the component is not registered, but it still has a managed lifecycle, and may have some dependencies.
If you need to  explicitly define the list of interfaces (or classes) under which the  component
must be registered in the OSGi registry, then use the <em>provides</em> attribute.
You can also set this property to an empty array of classes  if you don't want at all your
component to be exposed in the OSGi  registry (even if it implements some interfaces).</li>
</ul>


<ul>
	<li><b>properties</b>: enumerates the list of properties that are part
 of the Service exposed by the component in the OSGi Registry. Each  property is defined using
the @Property annotation, which represents a  key/value pair. When a value is actually an
array of strings, then the <em>values</em> attribute of the @Property annotation
can be used. This attribute  is not the only way to specify OSGi Service properties (see Setting
 Service properties in the lifecycle section).</li>
</ul>


<ul>
	<li><b>factoryMethod</b>: may match a static method name from the annotated
class which can be used to instantiate the component instance. Normally, DependencyManager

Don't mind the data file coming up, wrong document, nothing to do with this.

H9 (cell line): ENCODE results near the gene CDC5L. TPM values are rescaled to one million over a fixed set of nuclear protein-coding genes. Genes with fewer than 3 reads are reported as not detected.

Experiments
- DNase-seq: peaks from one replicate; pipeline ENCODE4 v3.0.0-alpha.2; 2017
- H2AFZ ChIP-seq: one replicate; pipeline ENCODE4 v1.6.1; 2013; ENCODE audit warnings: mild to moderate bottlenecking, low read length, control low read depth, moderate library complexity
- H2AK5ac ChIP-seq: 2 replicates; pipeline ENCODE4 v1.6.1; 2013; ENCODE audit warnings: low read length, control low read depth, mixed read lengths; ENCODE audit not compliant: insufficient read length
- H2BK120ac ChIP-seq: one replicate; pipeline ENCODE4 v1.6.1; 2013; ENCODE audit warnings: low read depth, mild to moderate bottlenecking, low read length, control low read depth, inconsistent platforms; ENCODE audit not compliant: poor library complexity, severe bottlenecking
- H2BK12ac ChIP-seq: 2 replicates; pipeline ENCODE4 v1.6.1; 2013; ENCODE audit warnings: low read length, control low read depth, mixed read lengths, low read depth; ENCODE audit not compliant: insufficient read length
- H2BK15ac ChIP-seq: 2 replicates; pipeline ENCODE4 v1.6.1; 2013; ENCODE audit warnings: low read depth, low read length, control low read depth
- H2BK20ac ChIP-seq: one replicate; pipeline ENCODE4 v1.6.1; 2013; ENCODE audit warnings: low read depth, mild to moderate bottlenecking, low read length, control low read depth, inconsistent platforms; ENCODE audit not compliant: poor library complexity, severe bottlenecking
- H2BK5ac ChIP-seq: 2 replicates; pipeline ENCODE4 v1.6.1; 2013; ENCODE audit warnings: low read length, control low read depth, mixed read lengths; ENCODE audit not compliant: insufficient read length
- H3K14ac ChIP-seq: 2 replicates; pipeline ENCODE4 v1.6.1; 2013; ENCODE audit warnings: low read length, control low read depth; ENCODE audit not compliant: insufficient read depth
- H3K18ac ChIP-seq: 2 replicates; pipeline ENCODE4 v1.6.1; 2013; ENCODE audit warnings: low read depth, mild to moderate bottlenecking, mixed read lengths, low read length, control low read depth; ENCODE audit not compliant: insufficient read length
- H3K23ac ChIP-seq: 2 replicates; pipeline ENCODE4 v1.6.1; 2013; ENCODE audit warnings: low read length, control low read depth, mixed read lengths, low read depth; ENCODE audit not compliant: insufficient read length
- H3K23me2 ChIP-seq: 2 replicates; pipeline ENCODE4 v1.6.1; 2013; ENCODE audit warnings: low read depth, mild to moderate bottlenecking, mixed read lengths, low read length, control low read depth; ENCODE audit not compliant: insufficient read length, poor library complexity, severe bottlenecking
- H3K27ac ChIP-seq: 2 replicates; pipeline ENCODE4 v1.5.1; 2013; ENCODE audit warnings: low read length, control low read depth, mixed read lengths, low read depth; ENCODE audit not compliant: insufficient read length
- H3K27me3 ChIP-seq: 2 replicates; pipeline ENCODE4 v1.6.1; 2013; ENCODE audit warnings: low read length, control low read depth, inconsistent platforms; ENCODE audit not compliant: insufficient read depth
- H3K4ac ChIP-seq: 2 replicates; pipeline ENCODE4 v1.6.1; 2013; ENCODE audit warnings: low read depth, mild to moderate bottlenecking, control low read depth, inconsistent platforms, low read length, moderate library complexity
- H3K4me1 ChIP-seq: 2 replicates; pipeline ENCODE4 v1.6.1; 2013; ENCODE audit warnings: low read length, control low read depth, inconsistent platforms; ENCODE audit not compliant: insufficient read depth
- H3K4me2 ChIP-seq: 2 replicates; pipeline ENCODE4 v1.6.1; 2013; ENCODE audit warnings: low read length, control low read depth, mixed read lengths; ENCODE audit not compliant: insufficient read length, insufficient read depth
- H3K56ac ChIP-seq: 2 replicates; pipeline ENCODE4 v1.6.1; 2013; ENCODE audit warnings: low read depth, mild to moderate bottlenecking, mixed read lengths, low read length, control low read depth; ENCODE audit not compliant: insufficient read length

instantiates the component using its class name, and with the default constructor of the class,
but there are some cases where it is required to take control of  how the component is created.
For instance, this method may be used to create the component as a dynamic proxy ...</li>
</ul>


<ul>
	<li><b>factorySet</b>: The component factory ID. By default, a Service
component is automatically instantiated as a singleton when the bundle is started, and when
all required dependencies are satisfied. But when a component must be created, configured,
or disposed dynamically, and when multiple instances of the same component are needed, a factorySet
should  be used. When you use this attribute, a java.util.Set&lt;Dictionary&gt;  object
is registered into the OSGi regitry, with a specific <b><em>dm.factory.name</em></b>
property matching the ID you specify in the attribute. This Set&lt;Dictionary&gt;
will act as a Factory API, and another component may define a dependency on this Set and add
some configuration dictionaries in  it, in order to fire some component instantiation/activation.
There is one component instantiated per added dictionary, which is passed to component instances
via a configurable callback method (using the <b><em>factoryConfigure</em></b>
attribute). All public properties will be propagated  along with eventual published service.
A public property is a property  which does not start with a dot ("."). Properties starting
with a dot are considered private to the component, and won't be propagated to published service.
This model is actually similar to the Declarative Service "Component Factories" concept, except
that you don't have a dependency on a specific API, but rather on a basic jdk class  (java.util.Set&lt;Dictionary&gt;).